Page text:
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  • Why Tax Reform Is Hard

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    March 11, 2019
    By  Loren Kaye  - March 8, 2019

    Governor Newsom’s musings have set tax reformers buzzing.

    Deflecting a question at a budget briefing about where he stands on a ballot proposal to raise property taxes on business, the Governor disclosed his “desire is to use this as an exercise in bringing the parties together to see if we can compromise on a more comprehensive tax package.”

    After years of stiff-arming by Governor Brown, could this be the moment for comprehensive tax reform? Will California taxpayers soon see a state budget featuring a progressive tax system, healthy revenues, but without our notorious volatility?

    Not likely. To change the tax system, policy makers must overcome structural contradictions and constitutional barriers embedded in an unfriendly political landscape.

    Volatility

    First, a progressive tax system is unavoidably volatile. A “21st century tax system,” either in the interest of more progressivity or more revenues, will lead to more volatility.

    This has been most obvious with the evolution of the personal income tax, which today accounts for 70% of all General Fund revenues, compared to just 45% in the mid-1990s. With greater progressivity has come more volatility: taxes on capital gains have bounced between 3.4% and 11% of total General Fund revenues — which amounts to a difference of more than $10 billion a year, depending on the economic cycle.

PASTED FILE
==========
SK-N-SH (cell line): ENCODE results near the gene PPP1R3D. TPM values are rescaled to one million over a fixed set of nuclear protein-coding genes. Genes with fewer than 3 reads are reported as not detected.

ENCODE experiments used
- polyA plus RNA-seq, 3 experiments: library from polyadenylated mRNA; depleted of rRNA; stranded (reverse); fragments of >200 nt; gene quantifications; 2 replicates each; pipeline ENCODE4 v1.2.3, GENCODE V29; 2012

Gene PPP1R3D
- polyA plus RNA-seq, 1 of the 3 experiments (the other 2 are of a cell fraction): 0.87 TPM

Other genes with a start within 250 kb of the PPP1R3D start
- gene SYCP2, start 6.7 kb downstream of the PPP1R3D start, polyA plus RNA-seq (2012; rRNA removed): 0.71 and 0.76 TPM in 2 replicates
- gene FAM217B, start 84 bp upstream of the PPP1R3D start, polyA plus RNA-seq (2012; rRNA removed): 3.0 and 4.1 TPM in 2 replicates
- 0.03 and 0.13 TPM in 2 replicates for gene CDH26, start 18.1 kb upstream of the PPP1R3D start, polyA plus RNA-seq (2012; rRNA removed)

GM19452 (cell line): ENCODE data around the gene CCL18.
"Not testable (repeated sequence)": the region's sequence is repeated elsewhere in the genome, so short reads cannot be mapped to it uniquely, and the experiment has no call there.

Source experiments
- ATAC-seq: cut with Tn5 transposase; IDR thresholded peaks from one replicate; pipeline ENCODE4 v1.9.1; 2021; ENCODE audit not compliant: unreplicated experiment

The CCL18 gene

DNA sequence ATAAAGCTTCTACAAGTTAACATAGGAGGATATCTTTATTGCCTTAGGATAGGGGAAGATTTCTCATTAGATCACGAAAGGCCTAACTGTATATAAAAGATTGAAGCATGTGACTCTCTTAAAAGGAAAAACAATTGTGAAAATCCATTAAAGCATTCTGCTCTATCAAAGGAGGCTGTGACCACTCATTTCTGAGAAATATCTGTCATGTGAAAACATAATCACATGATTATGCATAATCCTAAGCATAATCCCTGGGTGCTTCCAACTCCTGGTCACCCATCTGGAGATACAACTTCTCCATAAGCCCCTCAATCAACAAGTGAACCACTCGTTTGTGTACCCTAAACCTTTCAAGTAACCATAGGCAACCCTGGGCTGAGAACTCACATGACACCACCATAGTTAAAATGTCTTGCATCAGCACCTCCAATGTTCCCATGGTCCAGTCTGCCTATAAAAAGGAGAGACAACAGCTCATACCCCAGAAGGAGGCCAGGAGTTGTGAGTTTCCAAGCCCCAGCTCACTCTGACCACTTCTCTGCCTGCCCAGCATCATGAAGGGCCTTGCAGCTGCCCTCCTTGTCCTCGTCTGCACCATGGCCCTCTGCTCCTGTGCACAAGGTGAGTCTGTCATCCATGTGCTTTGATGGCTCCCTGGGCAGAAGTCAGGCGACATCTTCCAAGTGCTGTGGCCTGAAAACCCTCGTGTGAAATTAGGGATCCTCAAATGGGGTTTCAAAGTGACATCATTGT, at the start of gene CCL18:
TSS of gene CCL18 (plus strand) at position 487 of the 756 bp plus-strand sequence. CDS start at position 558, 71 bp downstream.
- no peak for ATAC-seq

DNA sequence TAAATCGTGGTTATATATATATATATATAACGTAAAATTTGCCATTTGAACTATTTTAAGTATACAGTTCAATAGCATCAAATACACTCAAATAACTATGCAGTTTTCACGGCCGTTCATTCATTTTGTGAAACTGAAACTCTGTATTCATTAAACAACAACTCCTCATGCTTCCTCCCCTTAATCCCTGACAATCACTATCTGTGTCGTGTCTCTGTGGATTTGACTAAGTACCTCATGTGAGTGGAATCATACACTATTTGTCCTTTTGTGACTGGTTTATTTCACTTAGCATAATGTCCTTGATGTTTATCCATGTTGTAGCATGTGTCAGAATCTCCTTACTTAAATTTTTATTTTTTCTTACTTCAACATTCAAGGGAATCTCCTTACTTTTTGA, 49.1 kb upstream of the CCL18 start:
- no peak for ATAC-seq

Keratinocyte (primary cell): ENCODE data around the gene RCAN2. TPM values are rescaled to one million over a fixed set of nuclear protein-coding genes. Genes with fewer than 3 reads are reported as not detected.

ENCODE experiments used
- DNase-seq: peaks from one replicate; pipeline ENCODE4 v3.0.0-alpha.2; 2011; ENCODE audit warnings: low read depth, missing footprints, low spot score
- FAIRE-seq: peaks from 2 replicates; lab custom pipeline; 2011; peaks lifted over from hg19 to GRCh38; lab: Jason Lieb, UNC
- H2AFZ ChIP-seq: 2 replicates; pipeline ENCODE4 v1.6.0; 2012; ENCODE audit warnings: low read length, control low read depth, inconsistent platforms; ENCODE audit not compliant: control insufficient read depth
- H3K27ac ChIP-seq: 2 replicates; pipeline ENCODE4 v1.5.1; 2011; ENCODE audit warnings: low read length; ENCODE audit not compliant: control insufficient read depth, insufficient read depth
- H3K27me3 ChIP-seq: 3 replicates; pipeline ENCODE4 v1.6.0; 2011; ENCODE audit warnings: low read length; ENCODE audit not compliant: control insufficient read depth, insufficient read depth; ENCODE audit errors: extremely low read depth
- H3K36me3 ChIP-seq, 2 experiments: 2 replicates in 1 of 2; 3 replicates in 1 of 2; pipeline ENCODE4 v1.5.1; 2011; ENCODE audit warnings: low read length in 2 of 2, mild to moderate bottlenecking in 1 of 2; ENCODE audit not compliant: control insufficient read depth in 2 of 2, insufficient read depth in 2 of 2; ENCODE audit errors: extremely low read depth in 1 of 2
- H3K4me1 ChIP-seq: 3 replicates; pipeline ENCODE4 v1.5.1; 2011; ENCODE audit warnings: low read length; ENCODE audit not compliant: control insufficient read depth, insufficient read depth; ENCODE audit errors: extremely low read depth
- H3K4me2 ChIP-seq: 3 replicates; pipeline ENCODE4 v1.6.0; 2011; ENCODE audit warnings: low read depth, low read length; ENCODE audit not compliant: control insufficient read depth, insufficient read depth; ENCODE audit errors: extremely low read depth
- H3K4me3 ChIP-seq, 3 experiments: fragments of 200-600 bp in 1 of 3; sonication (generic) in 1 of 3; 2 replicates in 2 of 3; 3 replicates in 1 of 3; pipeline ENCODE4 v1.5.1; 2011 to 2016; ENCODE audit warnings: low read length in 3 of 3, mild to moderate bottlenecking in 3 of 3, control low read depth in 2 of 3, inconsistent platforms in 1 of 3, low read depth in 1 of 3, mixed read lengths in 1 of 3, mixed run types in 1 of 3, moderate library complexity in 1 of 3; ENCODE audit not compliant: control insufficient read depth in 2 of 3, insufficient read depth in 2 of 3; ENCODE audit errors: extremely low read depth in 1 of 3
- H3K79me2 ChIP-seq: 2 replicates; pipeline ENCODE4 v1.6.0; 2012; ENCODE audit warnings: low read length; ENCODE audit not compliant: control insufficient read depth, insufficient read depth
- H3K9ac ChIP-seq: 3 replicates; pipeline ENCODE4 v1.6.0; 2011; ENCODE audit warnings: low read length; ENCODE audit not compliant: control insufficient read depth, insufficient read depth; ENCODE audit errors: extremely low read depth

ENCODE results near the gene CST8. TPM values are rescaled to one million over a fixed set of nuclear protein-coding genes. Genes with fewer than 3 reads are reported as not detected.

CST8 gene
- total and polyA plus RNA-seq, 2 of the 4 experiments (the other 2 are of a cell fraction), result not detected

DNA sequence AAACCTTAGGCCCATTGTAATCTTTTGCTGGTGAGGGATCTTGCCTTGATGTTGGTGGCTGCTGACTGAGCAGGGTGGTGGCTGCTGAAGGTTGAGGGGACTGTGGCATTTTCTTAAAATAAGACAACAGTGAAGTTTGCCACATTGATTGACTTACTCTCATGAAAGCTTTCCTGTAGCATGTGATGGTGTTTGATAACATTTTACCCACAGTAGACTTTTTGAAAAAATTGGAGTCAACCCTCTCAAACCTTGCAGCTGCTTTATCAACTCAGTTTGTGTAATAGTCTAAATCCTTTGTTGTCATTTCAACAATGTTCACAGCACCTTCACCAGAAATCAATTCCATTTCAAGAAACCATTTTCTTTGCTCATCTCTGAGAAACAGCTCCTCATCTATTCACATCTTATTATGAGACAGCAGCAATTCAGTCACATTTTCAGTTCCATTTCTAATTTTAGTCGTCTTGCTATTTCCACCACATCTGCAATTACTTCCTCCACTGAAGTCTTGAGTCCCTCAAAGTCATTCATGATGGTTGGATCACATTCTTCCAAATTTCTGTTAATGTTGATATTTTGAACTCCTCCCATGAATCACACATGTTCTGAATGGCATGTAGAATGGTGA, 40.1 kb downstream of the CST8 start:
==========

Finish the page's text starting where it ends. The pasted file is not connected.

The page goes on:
The more stable major revenue source has been the tax on the sale of tangible goods, but what may seem to be a feature is now considered a bug.

    More retail transactions today involve services rather than tangible goods. Reformers therefore insist that the sales tax be extended to services, to reflect the 21st century economy. But purchases of services are more likely to be sensitive to economic cycles than are purchases of goods. Consumers are more likely to forego car washes and landscaping services during a recession than they are clothes purchases. What could be more vulnerable to an economic cycle than real estate transactions or architecture fees?

    If volatility is the question, then a tax on services may not be the answer.  Read More